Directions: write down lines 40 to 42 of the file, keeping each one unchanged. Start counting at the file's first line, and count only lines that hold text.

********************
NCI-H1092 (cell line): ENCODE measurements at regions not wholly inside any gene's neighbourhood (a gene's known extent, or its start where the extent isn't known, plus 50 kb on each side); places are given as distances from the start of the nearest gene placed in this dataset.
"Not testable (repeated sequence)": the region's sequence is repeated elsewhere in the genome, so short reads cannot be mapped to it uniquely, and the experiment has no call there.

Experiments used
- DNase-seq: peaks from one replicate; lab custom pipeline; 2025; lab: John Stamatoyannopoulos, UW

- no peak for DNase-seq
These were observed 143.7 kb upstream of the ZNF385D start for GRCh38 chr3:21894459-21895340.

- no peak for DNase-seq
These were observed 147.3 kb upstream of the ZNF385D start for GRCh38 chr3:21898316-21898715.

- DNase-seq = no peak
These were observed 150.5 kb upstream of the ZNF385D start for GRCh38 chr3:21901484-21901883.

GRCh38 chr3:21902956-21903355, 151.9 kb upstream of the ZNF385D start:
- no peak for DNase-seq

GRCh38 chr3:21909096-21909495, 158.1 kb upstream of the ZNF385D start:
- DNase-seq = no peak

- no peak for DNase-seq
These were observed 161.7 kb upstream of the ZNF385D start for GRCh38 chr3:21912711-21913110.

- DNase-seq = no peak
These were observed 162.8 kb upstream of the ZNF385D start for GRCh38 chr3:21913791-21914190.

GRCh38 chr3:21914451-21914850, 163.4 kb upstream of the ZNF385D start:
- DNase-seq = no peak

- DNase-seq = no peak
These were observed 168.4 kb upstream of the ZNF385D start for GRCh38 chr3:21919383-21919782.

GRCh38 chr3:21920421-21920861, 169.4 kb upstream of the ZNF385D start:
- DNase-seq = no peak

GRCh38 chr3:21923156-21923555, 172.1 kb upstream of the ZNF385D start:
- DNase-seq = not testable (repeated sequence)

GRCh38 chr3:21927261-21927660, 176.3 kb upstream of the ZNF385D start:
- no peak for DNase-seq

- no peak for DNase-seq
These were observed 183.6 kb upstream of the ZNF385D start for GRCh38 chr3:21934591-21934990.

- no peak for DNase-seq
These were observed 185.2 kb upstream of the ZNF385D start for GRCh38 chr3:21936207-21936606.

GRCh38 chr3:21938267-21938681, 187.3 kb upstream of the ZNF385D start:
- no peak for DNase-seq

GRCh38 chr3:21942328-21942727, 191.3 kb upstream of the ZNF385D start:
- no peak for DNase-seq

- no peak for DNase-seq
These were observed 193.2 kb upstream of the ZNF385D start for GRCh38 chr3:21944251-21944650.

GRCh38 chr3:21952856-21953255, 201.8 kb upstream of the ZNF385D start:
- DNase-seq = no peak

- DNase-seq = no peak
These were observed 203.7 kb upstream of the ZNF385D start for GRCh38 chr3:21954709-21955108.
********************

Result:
- DNase-seq = no peak

- DNase-seq = no peak
These were observed 203.7 kb upstream of the ZNF385D start for GRCh38 chr3:21954709-21955108.